Since ancient times, owls have been a symbol of wisdom and vigilance. I first became really aware of that when I was in college because the owl appears in so many decorative stone carvings on the buildings around campus. From serious to silly, owls are tucked away in nooks and crannies, adorn the walls or peer down from rooftops. It was great fun discovering them.

I’ve also enjoyed seeing their stature in ancient Greek art. The owl is the symbol of Athena, the goddess of Wisdom (as well as  War, Weaving and other crafts) It was said in ancient lore that the owl sat behind Athena so she could see the entire Truth. Its images appears in sacred sculptures, coins and mosaics and many other artforms throughout the city of Athens and Greece.

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The Backstory as an Integral Part of a Novel

Andrea here, musing today about backstories. Now, as a fiction writer, I consider backstories an integral part of the writing process for my characters. I try to imagine basic things about them—vulnerabilities, issues from the past, surprise revelations about quirks or talents—that I can reveal to readers. It’s especially fun if the characters are part of an ongoing series, where I can slowly unpeel layers—like with an onion!—to show the hidden depths.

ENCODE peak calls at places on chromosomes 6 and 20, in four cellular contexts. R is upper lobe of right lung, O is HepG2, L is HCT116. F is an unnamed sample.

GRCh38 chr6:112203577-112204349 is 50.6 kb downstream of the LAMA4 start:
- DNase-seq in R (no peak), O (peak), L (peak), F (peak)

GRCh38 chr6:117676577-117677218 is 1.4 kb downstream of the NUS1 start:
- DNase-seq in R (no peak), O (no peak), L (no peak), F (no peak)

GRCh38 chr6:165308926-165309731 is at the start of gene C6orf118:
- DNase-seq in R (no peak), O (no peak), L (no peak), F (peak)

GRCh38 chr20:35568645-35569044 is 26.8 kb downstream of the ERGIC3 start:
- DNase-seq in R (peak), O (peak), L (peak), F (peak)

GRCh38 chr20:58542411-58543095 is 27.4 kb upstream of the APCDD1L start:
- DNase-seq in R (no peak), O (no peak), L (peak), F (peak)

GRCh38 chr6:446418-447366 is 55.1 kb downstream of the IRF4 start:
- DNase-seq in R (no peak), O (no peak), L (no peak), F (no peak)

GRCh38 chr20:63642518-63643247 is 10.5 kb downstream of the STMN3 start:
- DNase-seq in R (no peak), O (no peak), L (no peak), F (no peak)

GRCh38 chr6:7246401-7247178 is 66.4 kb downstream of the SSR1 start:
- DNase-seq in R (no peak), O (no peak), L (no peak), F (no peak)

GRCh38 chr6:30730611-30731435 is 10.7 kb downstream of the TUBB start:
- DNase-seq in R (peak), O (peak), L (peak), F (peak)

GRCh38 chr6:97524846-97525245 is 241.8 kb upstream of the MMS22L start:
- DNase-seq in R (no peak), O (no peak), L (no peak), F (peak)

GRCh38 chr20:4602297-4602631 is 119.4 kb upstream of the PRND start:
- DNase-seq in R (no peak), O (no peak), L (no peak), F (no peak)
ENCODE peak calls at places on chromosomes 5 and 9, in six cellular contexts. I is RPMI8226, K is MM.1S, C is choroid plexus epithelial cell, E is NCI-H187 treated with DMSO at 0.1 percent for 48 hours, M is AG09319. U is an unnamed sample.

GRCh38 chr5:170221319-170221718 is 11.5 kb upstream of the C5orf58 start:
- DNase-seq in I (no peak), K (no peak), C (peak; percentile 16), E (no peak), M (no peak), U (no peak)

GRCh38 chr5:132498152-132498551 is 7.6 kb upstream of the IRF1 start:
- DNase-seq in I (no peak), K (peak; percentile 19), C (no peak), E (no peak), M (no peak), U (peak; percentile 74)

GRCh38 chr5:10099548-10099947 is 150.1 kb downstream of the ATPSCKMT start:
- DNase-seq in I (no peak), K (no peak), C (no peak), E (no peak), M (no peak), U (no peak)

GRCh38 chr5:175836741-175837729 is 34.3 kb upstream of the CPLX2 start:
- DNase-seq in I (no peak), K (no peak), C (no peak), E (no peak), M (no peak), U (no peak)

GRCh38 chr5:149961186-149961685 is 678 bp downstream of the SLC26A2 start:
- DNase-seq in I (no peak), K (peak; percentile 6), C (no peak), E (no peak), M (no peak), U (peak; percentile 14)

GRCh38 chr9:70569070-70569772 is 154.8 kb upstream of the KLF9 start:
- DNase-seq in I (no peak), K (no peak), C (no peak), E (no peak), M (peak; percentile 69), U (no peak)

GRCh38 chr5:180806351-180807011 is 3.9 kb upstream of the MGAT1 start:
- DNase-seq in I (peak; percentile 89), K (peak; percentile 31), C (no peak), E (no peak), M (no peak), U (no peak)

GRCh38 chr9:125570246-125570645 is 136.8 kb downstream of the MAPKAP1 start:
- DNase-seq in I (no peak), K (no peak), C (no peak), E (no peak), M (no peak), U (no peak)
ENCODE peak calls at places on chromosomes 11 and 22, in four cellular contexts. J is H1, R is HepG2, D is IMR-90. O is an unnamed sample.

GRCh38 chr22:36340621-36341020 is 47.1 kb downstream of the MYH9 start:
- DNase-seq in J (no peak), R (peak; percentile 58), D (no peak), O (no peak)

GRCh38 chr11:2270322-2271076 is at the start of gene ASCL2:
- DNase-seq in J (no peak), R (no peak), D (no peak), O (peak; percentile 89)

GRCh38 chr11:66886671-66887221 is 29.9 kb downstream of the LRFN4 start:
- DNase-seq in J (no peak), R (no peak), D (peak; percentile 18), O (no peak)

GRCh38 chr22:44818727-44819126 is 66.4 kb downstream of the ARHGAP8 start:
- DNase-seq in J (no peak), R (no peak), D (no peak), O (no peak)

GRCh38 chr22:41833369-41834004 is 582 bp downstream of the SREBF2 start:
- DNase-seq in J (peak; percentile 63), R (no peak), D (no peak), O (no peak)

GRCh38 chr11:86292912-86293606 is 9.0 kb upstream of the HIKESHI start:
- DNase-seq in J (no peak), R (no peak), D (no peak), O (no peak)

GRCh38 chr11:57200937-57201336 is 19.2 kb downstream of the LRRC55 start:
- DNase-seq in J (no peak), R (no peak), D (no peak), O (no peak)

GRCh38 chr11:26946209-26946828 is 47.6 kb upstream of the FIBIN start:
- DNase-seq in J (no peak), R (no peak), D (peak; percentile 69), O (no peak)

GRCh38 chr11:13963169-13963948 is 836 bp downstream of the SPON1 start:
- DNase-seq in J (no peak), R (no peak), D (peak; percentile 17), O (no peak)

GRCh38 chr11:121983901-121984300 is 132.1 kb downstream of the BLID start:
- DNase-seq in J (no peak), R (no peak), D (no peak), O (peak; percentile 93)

But in my upcoming book, THE DIAMOND OF LONDON, the idea of backstory takes a  little different twist. In this book I delve into a new genre of historical fiction and have penned a fictional biography. Yes, I know, that sounds like an oxymoron, and at first I wasn’t sure whether I felt comfortable taking it on. My publisher wanted to bring to life the stories of remarkable women in history whose achievements have been hidden for too long in the shadows of traditional historical narratives. I loved the idea so I decided to do delve into the challenge and see if I picture a way to combine fact and fiction, as I would be imagining my subject’s thoughts and feelings.

I chose Lady Hester Stanhope (above) as a possible subject. I knew a bit about her later life as one of the early 19th century’s most famous adventurer. She excavated ruins in the Levant, raised her own private army and brokered power-sharing with the warlords of the region, wore men’s clothing and rode astride . . . in other words, she said “convention be damned—I’m going to live exactly as I please!”